On March 27, 2020, Congress and the House of Representatives with the support of the President signed into law a $2 trillion stimulus bill to address the dramatic economic impact caused by the coronavirus pandemic.
On March 27, 2020, Congress and the House of Representatives with the support of the President signed into law a $2 trillion stimulus bill to address the dramatic economic impact caused by the coronavirus pandemic. Better known as the Coronavirus Aid, Relief, and Economic Security Act (CARES Act), the bill includes a provision for over-the-counter (OTC) Monograph Reform, significantly changing FDA’s regulation of non-prescription drugs via the Monograph Drug Review. The OTC Monograph Reform includes a user fee system similar to the ones for prescription drugs and medical devices.
Overview of the Monograph Drug Review Process
The Monograph Drug Review was initiated in the 1970s by FDA to address the effectiveness and safety of OTC drug products already on the market and determine ingredients that could be legally marketed without pre-approval. Advisory review panels were convened to evaluate the hundreds of active ingredients in OTC drugs to determine those that could be deemed generally recognized as safe and effective (GRAS/E) for consumer use under conditions set forth by the Monographs.
The Agency classified ingredients into three categories, as follows:
The Monograph Drug Review outcomes are published in the Federal Register in the form of a Tentative Final Monograph (TFM) or Final Monograph. Any active ingredients or indications that are not listed in the OTC monographs are subject to pre-market approval through the New Drug Application (NDA) process.
Implications of the CARES Act
Congress and FDA have been exploring approaches for Monograph reform for many years. The recent passage of the CARES Act will have major implications for manufactures and distributors now, and for years to come. A short summary of these implications is provided below:
Final Monographs or TFMs for Category I drugs are deemed final administrative orders.
OTC drugs will be deemed GRAS/E if they:
Drugs may be lawfully marketed without an NDA if they:
The most drastic change involves those who market or distribute Category II drugs – the FDA no longer recognizes this classification. Manufacturers and distributors of Category II drugs must pull their products from the market within 180 days of the enactment of this bill. OTC drug products that were previously considered Category II have two options moving forward – undergo reformulation to fit the approved specifications discussed above, or submit an NDA, starting September 23, 2020. Similarly, unclassified OTC drugs, unless exempt, will be deemed “new drugs” and are subject to NDA requirements.
In an FDA-initiated monograph order process, FDA will deem a drug not to be GRAS/E if evidence is inadequate to show safety and effectiveness under section 201(p)(1). After at least a 45-day comment period, FDA will provide a statement of reasons supporting the order and issue a final statement.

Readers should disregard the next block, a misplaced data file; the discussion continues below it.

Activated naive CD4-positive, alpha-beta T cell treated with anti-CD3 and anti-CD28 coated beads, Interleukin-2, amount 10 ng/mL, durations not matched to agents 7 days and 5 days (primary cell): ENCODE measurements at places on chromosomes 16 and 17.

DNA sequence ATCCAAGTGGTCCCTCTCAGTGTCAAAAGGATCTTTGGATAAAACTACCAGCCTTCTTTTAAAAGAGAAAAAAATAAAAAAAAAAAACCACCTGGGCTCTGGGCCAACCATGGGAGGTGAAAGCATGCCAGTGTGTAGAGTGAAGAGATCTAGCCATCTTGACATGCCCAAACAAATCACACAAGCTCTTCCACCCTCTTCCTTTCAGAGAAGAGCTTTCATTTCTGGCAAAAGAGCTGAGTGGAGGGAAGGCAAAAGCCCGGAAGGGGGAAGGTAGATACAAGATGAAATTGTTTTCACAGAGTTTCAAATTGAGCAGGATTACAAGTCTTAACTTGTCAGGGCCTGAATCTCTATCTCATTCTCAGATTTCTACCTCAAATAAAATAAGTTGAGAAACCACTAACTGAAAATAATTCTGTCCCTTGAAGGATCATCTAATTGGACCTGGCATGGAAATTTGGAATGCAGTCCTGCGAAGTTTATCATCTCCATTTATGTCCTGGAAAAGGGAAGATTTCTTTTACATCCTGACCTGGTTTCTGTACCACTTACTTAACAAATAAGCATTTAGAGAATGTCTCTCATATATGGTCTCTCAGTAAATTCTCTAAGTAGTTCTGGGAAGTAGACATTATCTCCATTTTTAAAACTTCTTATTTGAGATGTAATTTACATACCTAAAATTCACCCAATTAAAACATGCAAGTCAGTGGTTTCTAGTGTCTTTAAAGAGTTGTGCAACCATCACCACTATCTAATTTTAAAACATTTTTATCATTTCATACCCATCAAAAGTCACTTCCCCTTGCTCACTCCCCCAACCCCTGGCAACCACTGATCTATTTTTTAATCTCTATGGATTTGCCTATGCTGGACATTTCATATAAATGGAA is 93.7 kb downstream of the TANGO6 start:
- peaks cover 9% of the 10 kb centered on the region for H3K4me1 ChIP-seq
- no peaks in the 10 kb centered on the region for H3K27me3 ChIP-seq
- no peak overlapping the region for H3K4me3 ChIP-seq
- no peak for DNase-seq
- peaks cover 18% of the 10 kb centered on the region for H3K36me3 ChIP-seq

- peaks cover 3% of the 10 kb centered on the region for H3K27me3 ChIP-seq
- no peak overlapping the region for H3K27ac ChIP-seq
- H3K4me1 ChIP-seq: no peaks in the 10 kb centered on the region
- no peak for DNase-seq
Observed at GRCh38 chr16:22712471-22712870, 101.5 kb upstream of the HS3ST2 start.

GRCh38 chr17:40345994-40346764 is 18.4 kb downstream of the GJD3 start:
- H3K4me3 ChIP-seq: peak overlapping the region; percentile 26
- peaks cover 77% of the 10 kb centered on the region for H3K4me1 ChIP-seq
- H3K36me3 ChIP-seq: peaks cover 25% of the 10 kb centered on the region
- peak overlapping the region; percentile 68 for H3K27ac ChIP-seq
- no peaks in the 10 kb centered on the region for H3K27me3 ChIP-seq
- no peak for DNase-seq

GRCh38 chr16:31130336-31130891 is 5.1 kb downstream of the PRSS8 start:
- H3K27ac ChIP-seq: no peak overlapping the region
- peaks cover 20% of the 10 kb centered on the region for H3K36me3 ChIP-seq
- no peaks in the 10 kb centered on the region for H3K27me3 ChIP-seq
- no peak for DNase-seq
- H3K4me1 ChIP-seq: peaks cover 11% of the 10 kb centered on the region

The Monograph Drug Review process now includes user fees that affect OTC drug manufacturers and distributors, similar to the existing prescription drug (PDUFA) and generic drug (GDUFA) systems.
The CARES Act (Section 3862) establishes a user fee system to fund activities related to Monograph Drug Review and includes two types of user fees:
Given the amendments to the Monograph Drug Review process, the main question of interest is: exactly who is required to pay these user fees?
Similar to that of PDUFA and GDUFA, only one fee payment is required per facility, even if a facility manufactures multiple OTC monograph drugs. Specific types of facilities that are required to pay fees will be released in May 2020.
Monograph drugs marketed by a non-fee-paying facility are deemed misbranded.
Each person that owns a monograph drug facility on December 31, or at any time in the preceding year shall be subject to a facility fee, unless the facility has ceased all activities related to monograph drugs by December 30 of the year immediately preceding the applicable fiscal year (I.e., December 30, 2019 for FY2021).
For 2020, facility fees for FY2021 are due on July 1 or 45 days after FDA publishes a notice on the fee amount. For future years, facility fees are due on the first business day in June or the first business day after enactment of appropriations authority. Fees are due ahead of the upcoming fiscal year.
Sponsor-initiated OTC monograph order requests are subject to an inflation-adjusted $500,000 fee for tier 1 requests, and $100,000 for tier 2 requests. Safety-related label change OTC Monograph order requests are exempt from the fee.
For FY2021, by May 11, 2020, FDA is directed to publish the facility fee amount and provide greater clarity on who must pay these fees. For future years, FDA will set and publish the facility fee for the upcoming fiscal year by the second Monday in March.
Timeline for Implementation of OTC Monograph Reform Fees
The OTC drug review process continues to evolve rapidly, which presents both risks and opportunities for manufacturers/marketers. To effectively navigate this complex environment, OTC marketers and their counsel must maintain an awareness of the science and regulatory landscapes.
ISS has almost two decades of experience in providing regulatory support, including long-standing support for OTC Monograph products. ISS specializes in preparing persuasive regulatory support based on sound scientific data to maximizing potential for business success while limiting risk. To learn more about how ISS can help you navigate the new regulations, contact email@example.com.
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